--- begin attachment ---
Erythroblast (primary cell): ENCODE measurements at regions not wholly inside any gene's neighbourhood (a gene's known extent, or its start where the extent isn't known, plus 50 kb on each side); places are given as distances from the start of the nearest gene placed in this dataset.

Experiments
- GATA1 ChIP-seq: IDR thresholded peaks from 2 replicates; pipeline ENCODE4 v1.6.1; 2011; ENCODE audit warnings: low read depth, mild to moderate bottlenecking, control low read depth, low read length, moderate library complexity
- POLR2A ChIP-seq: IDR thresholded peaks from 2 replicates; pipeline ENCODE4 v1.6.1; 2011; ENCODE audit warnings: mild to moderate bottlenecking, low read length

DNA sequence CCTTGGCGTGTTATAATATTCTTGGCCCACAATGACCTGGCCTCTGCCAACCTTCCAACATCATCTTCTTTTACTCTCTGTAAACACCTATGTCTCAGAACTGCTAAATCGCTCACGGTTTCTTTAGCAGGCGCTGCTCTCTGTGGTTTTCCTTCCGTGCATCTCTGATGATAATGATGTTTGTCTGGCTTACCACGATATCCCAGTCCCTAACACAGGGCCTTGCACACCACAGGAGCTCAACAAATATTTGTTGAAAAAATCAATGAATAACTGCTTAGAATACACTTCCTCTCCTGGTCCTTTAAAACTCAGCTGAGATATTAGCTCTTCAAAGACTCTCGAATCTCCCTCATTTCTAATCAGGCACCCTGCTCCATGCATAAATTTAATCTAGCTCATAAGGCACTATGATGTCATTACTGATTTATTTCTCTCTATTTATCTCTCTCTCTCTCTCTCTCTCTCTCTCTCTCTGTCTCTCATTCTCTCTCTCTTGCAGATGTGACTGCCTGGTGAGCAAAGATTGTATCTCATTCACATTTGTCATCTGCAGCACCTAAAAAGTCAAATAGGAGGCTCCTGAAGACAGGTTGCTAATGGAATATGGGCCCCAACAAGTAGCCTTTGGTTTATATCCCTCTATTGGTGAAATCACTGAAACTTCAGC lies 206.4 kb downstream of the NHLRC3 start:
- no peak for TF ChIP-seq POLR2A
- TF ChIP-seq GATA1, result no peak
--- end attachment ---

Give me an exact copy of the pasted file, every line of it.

Erythroblast (primary cell): ENCODE measurements at regions not wholly inside any gene's neighbourhood (a gene's known extent, or its start where the extent isn't known, plus 50 kb on each side); places are given as distances from the start of the nearest gene placed in this dataset.

Experiments
- GATA1 ChIP-seq: IDR thresholded peaks from 2 replicates; pipeline ENCODE4 v1.6.1; 2011; ENCODE audit warnings: low read depth, mild to moderate bottlenecking, control low read depth, low read length, moderate library complexity
- POLR2A ChIP-seq: IDR thresholded peaks from 2 replicates; pipeline ENCODE4 v1.6.1; 2011; ENCODE audit warnings: mild to moderate bottlenecking, low read length

DNA sequence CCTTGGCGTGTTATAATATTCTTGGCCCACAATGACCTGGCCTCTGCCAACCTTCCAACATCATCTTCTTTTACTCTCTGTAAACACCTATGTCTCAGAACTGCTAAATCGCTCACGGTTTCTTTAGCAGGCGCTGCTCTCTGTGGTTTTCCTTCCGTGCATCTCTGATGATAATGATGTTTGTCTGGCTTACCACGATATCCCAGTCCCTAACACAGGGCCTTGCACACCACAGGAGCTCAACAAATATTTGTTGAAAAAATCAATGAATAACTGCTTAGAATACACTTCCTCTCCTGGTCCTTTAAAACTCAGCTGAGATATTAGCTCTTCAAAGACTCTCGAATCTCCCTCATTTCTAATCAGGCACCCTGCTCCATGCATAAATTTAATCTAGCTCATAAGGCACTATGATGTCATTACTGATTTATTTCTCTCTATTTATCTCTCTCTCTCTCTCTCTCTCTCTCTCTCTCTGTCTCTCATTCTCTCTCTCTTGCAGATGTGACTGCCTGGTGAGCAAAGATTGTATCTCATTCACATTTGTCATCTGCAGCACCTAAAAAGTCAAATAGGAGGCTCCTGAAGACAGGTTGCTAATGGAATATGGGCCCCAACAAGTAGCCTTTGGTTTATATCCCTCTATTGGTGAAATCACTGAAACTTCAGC lies 206.4 kb downstream of the NHLRC3 start:
- no peak for TF ChIP-seq POLR2A
- TF ChIP-seq GATA1, result no peak